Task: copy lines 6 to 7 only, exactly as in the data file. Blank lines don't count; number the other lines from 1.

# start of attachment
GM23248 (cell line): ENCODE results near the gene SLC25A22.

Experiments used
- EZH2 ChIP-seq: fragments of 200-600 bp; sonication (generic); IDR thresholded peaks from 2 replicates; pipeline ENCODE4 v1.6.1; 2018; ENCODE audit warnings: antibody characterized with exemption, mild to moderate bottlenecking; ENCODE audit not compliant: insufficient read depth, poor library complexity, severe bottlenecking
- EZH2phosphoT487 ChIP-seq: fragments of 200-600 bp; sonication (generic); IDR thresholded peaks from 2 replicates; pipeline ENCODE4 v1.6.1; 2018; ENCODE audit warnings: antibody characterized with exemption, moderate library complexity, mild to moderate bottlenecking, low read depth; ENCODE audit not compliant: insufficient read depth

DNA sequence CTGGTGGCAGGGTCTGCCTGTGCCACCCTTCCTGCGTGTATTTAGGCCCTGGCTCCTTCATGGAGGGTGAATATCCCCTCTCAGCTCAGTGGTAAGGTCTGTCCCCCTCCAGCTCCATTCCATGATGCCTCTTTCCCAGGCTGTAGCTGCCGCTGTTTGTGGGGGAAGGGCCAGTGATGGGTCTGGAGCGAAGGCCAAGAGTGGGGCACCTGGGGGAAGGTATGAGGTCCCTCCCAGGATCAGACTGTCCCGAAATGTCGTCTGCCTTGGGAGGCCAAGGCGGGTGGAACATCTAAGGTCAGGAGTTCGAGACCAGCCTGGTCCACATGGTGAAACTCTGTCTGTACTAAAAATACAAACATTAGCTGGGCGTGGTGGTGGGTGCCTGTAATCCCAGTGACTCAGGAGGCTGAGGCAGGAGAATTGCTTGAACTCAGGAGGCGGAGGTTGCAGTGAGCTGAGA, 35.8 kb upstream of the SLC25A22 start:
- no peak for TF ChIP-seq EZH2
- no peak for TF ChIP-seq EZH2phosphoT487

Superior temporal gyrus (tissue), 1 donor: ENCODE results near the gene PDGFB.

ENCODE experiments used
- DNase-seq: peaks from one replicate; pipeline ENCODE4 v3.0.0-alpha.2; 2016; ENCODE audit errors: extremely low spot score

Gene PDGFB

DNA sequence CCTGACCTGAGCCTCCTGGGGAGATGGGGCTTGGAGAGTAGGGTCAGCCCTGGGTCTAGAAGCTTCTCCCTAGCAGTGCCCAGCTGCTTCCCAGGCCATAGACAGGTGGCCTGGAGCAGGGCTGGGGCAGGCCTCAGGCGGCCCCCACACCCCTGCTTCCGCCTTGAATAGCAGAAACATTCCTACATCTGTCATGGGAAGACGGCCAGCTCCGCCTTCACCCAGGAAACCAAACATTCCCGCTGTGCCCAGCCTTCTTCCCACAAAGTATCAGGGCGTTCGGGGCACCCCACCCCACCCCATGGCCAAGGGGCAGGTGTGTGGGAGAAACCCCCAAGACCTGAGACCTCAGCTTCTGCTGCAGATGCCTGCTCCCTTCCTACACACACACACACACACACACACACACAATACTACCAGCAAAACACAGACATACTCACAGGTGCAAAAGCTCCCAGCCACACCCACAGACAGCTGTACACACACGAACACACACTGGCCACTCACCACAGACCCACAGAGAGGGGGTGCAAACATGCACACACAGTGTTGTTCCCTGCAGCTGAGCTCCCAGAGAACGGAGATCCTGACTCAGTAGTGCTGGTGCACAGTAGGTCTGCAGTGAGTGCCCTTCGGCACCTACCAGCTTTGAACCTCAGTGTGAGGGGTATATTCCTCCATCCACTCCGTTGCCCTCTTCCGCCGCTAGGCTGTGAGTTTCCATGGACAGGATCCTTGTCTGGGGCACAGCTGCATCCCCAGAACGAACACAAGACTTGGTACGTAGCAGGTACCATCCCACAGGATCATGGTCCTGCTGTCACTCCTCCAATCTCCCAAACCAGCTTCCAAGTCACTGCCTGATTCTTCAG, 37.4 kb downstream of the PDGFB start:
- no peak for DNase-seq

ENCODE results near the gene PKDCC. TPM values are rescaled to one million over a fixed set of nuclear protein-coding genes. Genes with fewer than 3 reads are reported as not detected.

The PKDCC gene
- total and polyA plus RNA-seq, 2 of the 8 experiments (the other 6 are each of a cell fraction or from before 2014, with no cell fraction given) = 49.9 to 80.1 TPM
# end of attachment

- no peak for TF ChIP-seq EZH2
- no peak for TF ChIP-seq EZH2phosphoT487